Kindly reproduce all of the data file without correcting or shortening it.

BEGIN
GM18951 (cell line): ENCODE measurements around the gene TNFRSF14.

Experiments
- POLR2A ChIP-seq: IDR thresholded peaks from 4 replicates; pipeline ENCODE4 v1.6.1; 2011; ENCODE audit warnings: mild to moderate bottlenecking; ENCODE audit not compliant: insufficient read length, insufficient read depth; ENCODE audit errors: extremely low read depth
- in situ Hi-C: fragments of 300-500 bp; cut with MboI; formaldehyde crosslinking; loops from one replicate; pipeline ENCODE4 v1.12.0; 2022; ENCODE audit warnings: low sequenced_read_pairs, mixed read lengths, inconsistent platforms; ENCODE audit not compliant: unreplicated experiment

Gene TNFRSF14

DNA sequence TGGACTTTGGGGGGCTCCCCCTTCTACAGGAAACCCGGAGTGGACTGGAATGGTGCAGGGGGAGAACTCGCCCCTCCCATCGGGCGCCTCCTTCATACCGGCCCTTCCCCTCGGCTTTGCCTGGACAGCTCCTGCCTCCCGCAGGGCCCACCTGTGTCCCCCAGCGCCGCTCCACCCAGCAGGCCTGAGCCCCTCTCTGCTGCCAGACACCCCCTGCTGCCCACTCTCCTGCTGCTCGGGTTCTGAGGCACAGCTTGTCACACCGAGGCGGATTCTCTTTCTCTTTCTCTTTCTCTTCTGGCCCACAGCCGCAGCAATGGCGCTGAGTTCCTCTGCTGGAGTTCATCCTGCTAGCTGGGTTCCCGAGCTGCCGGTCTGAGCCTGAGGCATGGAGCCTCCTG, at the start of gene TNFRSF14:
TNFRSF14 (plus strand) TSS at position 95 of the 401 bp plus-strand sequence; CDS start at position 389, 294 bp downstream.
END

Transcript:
GM18951 (cell line): ENCODE measurements around the gene TNFRSF14.

Experiments
- POLR2A ChIP-seq: IDR thresholded peaks from 4 replicates; pipeline ENCODE4 v1.6.1; 2011; ENCODE audit warnings: mild to moderate bottlenecking; ENCODE audit not compliant: insufficient read length, insufficient read depth; ENCODE audit errors: extremely low read depth
- in situ Hi-C: fragments of 300-500 bp; cut with MboI; formaldehyde crosslinking; loops from one replicate; pipeline ENCODE4 v1.12.0; 2022; ENCODE audit warnings: low sequenced_read_pairs, mixed read lengths, inconsistent platforms; ENCODE audit not compliant: unreplicated experiment

Gene TNFRSF14

DNA sequence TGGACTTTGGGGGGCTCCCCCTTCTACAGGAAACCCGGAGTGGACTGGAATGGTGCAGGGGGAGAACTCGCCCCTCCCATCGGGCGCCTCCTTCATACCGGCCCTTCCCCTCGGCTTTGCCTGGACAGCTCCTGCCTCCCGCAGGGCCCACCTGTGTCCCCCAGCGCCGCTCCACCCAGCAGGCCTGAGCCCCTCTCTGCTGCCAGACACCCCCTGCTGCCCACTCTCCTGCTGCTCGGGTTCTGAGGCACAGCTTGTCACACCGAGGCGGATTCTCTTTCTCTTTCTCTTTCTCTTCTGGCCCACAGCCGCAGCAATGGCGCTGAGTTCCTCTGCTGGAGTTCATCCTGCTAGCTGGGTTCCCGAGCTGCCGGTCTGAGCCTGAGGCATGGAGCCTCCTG, at the start of gene TNFRSF14:
TNFRSF14 (plus strand) TSS at position 95 of the 401 bp plus-strand sequence; CDS start at position 389, 294 bp downstream.